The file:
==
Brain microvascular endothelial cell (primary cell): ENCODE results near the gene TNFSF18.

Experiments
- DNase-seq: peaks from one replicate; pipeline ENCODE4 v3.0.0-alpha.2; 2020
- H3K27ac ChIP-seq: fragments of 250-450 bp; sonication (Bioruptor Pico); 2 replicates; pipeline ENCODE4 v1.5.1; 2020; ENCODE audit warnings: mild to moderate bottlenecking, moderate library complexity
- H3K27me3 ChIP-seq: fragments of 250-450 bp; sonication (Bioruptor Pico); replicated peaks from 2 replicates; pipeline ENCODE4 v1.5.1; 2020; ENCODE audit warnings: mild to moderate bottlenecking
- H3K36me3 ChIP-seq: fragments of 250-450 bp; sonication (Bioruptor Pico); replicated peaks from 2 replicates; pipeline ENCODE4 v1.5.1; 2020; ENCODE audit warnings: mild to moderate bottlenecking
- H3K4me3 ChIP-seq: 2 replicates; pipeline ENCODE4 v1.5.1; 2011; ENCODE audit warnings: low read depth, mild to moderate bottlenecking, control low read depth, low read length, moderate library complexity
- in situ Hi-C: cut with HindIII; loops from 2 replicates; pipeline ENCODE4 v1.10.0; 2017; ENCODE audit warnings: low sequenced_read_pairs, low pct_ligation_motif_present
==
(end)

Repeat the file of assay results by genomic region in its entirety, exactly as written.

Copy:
Brain microvascular endothelial cell (primary cell): ENCODE results near the gene TNFSF18.

Experiments
- DNase-seq: peaks from one replicate; pipeline ENCODE4 v3.0.0-alpha.2; 2020
- H3K27ac ChIP-seq: fragments of 250-450 bp; sonication (Bioruptor Pico); 2 replicates; pipeline ENCODE4 v1.5.1; 2020; ENCODE audit warnings: mild to moderate bottlenecking, moderate library complexity
- H3K27me3 ChIP-seq: fragments of 250-450 bp; sonication (Bioruptor Pico); replicated peaks from 2 replicates; pipeline ENCODE4 v1.5.1; 2020; ENCODE audit warnings: mild to moderate bottlenecking
- H3K36me3 ChIP-seq: fragments of 250-450 bp; sonication (Bioruptor Pico); replicated peaks from 2 replicates; pipeline ENCODE4 v1.5.1; 2020; ENCODE audit warnings: mild to moderate bottlenecking
- H3K4me3 ChIP-seq: 2 replicates; pipeline ENCODE4 v1.5.1; 2011; ENCODE audit warnings: low read depth, mild to moderate bottlenecking, control low read depth, low read length, moderate library complexity
- in situ Hi-C: cut with HindIII; loops from 2 replicates; pipeline ENCODE4 v1.10.0; 2017; ENCODE audit warnings: low sequenced_read_pairs, low pct_ligation_motif_present